Thoughts of running and beyond

“I’m on Kauai, in Hawaii, today, Friday, August … it’s unbelievable clear and sunny, not a cloud in the sky. It’s as if the concept of clouds doesn’t even exist.”

Familiar? Of course it is to anyone who lives on or has visited Kauai!

Aloha, readers! “What I Talk About When I Talk About Running: A Memoir,” is an insightful book from Japanese author Haruki Murakami, who is more known for his internationally famous and thought-provoking variety of novels such as “1Q84” or “Kafka on the Shore.” In fact, Murakami wrote the first half of “Kafka” while on Kauai, which he comes to on a regular basis to write, relax, and have a good time.

Unlike a traditional autobiography, he took his art of crafting fiction and translated it into this personal memoir about one of his keenest passions: running. For Murakami, running is not merely some repetitive act for the purpose of exercise; it is a philosophy of being, a type of experience that is reflective of the very nature of living in this reality.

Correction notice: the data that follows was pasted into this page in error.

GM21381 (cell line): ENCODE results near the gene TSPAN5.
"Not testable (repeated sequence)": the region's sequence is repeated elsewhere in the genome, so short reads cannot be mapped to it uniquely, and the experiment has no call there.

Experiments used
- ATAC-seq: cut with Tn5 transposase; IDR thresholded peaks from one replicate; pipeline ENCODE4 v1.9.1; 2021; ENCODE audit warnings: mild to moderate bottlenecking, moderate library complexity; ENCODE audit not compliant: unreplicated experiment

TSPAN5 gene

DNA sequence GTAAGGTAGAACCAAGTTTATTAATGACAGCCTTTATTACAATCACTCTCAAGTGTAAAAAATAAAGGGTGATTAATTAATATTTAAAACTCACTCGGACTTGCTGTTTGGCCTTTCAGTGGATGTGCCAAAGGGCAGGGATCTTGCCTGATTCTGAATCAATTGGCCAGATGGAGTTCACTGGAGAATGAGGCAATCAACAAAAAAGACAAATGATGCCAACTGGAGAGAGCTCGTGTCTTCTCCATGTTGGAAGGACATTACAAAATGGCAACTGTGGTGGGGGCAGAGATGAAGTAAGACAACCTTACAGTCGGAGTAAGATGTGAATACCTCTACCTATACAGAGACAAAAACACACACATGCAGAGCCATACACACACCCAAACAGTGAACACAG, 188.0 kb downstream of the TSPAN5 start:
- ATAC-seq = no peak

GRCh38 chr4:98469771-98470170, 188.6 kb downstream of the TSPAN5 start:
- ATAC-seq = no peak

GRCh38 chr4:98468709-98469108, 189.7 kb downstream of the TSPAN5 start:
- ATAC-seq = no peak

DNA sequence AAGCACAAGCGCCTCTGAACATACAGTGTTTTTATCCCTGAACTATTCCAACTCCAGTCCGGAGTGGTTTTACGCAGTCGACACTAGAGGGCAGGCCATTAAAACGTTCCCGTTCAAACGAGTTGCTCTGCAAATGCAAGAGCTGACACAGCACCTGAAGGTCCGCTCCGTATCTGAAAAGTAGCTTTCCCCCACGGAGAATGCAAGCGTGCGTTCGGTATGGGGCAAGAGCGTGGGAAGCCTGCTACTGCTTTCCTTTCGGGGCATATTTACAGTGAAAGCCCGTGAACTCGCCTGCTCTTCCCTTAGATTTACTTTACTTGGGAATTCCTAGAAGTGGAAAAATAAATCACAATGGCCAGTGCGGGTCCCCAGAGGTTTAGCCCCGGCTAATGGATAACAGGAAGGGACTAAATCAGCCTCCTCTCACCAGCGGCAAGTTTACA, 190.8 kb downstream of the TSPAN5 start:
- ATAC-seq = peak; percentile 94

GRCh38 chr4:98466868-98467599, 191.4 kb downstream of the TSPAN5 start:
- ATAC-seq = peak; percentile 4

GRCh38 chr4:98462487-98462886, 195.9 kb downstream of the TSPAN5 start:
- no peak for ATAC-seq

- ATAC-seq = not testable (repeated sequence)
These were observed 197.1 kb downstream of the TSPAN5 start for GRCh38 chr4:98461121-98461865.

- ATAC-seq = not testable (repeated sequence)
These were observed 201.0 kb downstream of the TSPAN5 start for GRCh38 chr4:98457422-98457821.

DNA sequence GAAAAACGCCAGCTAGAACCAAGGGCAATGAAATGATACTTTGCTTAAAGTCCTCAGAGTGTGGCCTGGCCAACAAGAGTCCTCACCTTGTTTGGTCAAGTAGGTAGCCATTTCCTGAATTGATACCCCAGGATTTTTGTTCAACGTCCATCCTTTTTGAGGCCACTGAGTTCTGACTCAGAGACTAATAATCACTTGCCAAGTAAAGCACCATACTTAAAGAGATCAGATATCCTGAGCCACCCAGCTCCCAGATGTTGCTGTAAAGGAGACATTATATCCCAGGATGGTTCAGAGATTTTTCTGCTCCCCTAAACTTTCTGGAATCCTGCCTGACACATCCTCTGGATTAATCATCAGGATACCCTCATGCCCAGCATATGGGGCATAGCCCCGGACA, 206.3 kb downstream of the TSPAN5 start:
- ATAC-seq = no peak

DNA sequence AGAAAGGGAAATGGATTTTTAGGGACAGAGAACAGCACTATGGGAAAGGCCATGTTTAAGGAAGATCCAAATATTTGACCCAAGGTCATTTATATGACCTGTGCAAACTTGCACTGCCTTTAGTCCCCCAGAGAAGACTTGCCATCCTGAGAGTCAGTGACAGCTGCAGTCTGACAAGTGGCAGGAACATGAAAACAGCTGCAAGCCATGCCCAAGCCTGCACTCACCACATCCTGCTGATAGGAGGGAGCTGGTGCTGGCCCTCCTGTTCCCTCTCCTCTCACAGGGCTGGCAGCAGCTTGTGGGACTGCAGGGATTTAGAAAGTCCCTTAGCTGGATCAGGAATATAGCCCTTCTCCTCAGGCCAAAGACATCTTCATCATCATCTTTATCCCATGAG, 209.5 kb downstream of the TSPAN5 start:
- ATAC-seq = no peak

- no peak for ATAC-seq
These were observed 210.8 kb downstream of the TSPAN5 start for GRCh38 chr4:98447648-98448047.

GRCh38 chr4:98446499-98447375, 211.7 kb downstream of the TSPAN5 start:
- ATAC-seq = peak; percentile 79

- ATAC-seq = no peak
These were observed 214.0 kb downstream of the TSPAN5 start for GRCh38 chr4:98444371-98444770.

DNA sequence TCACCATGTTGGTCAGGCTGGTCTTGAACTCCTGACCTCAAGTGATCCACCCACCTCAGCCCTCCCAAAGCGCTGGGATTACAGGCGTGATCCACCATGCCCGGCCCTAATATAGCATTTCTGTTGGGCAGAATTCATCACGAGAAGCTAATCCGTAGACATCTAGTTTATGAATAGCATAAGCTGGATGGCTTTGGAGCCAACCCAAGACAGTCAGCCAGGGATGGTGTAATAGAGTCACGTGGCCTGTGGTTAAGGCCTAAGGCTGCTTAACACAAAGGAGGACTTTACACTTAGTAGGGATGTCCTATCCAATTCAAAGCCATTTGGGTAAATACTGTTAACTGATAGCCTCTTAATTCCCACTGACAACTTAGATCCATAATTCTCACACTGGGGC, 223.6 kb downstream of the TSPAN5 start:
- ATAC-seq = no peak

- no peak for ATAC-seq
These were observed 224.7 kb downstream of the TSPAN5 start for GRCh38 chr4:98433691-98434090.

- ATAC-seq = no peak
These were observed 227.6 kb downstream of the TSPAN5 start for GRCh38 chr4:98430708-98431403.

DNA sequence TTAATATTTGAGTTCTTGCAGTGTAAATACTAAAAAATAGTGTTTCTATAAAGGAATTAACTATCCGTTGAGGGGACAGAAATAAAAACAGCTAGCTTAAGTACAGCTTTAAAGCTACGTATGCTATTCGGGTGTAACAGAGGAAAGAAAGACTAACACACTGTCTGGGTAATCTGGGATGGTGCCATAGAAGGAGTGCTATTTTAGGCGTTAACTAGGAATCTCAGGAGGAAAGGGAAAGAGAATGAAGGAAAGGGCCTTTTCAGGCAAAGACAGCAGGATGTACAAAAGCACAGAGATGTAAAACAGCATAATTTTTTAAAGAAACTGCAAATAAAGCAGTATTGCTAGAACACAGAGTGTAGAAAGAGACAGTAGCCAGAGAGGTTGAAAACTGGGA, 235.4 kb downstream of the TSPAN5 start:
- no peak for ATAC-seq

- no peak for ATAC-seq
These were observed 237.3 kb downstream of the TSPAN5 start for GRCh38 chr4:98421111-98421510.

We have been selling Murakami’s many books for over a decade now, and his popularity has continued to grow as word-of-mouth spreads about his interesting and unique style of prose.

Those who are already runners will find his mental exploration of running very relatable, while those already familiar with Murakami’s works are given a fascinating look into the mind of this author of modern classics. Those who know nothing about either will still be easily lured by his weaving of words and concepts into reading the book

Indicative of the Buddhist-influenced thinking of the culture he was raised in, his summation of his own fascinating reflection on what running is and means in one’s life is this: “suffering is optional.”

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Ed and Cynthia Justus

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